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Close encounters with Enceladus begin today

The flybys are part of a series of “lasts” for Cassini, whose mission to Saturn ends next year. Last chance for many years to see new up-close views of this fascinating, geologically active Saturn moon.

Here is the ocean-bearing icy moon Enceladus.  Earlier in Cassini's mission at Saturn, the northern part of this moon was in the shadow of winter. Image via NASA/JPL-Caltech

Here is the ocean-bearing icy moon Enceladus. Earlier in Cassini’s mission at Saturn, the northern part of this moon was in the shadow of winter. Image via NASA/JPL-Caltech

Enceladus – a moon of the planet Saturn – has active water and ice geysers on its surface, discovered by the Cassini spacecraft in 2006. Since that discovery, scientists have speculated about the source of the geysers, and, just last month, they announced that the geysers spew from a planet-wide, liquid ocean beneath the icy crust on this fascinating Saturn moon. On the heels of that announcement, NASA’s Cassini mission said this week it will begin a series of three close encounters with Enceladus, starting today (October 14, 2015).

NASA said in a statement:

Images are expected to begin arriving one to two days after the flyby, which will provide the first opportunity for a close-up look at the north polar region of Enceladus.

Wednesday’s flyby is considered a moderately close approach for Cassini, which will pass at an altitude of 1,142 miles (1,839 km) above the moon’s surface. Closest approach to Enceladus will occur at 6:41 a.m. EDT (10:41 UTC). The spacecraft’s final two approaches will take place in late October and mid-December.

Why, since Cassini has been orbiting Saturn since 2004, is it our first chance to see Enceladus’ north polar region up close? The answer has to do with the seasons on Enceladus. During Cassini’s early-mission encounters with the moon, the northern part of Enceladus was in winter darkness. Now that the summer sun is shining on the high northern latitudes of Enceladus, NASA said, scientists will be looking for signs of ancient geological activity similar to the geyser-spouting, tiger-stripe fractures in the moon’s south polar region.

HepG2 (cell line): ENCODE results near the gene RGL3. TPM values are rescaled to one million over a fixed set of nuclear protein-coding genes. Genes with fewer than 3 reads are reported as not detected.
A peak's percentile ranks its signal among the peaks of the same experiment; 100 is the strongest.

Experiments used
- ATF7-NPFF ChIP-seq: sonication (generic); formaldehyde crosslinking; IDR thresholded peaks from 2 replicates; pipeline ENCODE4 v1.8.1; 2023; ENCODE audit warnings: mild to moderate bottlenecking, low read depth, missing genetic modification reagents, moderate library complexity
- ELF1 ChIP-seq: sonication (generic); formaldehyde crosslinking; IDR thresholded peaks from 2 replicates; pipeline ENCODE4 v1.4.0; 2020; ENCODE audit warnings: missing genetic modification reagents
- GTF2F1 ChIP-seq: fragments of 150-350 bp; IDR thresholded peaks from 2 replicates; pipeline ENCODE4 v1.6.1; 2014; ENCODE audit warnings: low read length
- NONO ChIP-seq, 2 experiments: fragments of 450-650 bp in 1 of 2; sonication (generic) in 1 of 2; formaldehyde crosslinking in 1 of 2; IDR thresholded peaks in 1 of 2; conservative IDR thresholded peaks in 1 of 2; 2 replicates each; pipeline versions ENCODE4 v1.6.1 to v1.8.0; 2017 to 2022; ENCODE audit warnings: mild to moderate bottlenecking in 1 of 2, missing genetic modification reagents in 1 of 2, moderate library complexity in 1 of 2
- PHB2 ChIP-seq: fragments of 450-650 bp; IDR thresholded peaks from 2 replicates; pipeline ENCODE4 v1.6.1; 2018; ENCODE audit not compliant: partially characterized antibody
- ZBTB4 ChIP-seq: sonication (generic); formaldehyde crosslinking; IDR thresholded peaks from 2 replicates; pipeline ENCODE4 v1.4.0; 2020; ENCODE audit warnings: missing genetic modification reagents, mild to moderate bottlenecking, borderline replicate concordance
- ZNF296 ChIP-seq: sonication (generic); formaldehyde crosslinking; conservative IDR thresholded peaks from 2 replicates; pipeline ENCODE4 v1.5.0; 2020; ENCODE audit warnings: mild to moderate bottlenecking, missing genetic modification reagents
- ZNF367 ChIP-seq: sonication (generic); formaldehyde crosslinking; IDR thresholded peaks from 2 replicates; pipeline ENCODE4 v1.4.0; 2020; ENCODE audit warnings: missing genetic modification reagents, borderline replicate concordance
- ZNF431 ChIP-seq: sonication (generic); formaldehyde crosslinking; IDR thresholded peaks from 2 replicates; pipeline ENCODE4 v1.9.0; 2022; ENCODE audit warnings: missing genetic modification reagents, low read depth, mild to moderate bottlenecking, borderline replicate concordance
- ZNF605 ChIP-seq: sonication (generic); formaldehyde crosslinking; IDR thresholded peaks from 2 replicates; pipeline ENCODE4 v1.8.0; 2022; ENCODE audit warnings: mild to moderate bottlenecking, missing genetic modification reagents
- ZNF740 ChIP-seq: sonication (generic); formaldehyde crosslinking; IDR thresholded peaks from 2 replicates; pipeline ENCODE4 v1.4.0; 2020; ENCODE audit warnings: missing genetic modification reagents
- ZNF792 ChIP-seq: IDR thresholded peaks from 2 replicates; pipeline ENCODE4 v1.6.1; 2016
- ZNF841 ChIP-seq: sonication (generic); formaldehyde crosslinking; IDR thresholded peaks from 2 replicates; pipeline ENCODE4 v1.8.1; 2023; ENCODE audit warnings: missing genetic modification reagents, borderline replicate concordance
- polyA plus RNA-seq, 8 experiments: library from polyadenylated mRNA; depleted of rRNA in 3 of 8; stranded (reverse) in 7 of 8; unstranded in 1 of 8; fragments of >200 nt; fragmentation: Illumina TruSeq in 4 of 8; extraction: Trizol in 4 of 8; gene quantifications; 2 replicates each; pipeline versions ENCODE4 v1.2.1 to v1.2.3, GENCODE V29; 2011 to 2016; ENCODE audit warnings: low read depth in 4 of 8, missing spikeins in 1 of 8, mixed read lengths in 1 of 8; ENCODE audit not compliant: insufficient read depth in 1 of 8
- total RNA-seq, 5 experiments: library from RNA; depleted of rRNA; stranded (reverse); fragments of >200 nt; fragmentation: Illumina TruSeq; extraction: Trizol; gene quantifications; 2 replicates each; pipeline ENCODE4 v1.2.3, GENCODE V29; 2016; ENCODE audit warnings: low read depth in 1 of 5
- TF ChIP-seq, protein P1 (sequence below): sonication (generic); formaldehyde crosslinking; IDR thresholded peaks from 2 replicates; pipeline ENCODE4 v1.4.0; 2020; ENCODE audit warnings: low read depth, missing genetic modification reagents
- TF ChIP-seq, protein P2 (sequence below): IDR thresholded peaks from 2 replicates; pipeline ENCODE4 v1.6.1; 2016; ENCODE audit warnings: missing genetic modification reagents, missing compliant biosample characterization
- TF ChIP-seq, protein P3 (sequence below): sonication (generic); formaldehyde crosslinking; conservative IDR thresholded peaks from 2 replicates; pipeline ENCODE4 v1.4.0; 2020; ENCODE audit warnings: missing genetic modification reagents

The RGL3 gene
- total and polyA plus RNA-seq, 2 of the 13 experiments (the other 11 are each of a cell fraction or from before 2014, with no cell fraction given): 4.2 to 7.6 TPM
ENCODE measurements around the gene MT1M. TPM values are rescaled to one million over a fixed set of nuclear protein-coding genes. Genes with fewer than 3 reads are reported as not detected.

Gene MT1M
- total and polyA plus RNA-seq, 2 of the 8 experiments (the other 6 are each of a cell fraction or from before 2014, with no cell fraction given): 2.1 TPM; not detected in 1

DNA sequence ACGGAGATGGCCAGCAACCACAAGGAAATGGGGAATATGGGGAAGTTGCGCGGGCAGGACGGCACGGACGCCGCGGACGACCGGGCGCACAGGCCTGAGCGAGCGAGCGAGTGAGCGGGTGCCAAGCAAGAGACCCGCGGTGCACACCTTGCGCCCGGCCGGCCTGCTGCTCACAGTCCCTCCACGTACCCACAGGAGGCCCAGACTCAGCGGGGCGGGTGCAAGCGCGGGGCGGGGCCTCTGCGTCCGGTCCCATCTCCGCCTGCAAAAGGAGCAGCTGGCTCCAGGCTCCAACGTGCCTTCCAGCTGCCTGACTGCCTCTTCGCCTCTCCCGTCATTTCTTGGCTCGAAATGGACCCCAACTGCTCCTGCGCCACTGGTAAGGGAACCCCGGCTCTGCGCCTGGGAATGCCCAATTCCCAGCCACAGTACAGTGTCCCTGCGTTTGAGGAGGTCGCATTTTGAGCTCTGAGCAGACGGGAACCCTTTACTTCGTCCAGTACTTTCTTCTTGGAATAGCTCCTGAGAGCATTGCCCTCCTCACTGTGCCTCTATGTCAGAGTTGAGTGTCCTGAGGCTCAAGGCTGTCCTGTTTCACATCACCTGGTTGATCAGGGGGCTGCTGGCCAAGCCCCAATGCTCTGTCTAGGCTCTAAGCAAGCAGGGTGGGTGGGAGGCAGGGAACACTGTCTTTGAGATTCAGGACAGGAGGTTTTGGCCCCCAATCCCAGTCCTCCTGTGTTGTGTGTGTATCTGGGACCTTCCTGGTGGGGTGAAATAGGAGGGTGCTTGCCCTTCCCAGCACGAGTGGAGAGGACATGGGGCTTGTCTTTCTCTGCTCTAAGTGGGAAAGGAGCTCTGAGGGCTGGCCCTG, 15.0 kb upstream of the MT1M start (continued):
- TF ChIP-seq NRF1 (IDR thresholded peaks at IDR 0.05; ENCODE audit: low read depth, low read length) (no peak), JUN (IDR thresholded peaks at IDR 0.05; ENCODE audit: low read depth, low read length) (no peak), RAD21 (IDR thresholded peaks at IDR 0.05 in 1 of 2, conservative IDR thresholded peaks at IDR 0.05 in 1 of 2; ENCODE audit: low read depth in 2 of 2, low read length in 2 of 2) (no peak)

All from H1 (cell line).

Features observed during the flyby could help them understand whether the north also was geologically active at some time in the past.

Cassini spacecraft image from 2010 of Saturn’s moon Enceladus. The moon is backlit, with its dark outline crowned by glowing jets from the south polar region. Notice that there are several separate jets, or sets of jets, emanating from the fissures known to scientists as “tiger stripes.” Image via NASA/JPL/SSI

Cassini spacecraft image from 2010 of Saturn’s moon Enceladus. The moon is backlit, with its dark outline crowned by glowing jets from the south polar region. The jet emanate from the fissures known to scientists as “tiger stripes” on this moon. Image via NASA/JPL/SSI

This week’s flyby is a prelude to that planned for late October, when Cassini will come “dizzyingly close” to Enceladus, according to NASA. It’ll pass only 30 miles (49 kilometers) above the moon’s south polar region, making its deepest-ever dive through the moon’s plume of icy spray. NASA said:

Cassini scientists are hopeful data from that flyby will provide evidence of how much hydrothermal activity is occurring in the moon’s ocean, and how the amount of activity impacts the habitability of Enceladus’ ocean.

Cassini’s final close flyby on December 19 will examine how much heat is coming from the moon’s interior from an altitude of 3,106 miles (4,999 kilometers).

This series is part of a long series of “lasts” for Cassini. After the close moon flybys of Enceladus and other Saturn moons this year, the spacecraft will depart Saturn’s equatorial plane – where moon flybys occur most frequently – to begin a year-long setup of the mission’s daring final year.

For its grand finale, Cassini will repeatedly dive through the space between Saturn and its rings.

Linda Spilker, Cassini project scientist at JPL, said:

We’ll continue observing Enceladus and its remarkable activity for the remainder of our precious time at Saturn. But these three encounters will be our last chance to see this fascinating world up close for many years to come.

Bottom line: This week (October 14, 2015), the Cassini spacecraft will begin a series of three close encounters with Saturn’s fascinating, geologically active moon Enceladus. The flybys are part of a series of “lasts” for Cassini, whose mission to Saturn ends next year.

Via NASA

Deborah Byrd

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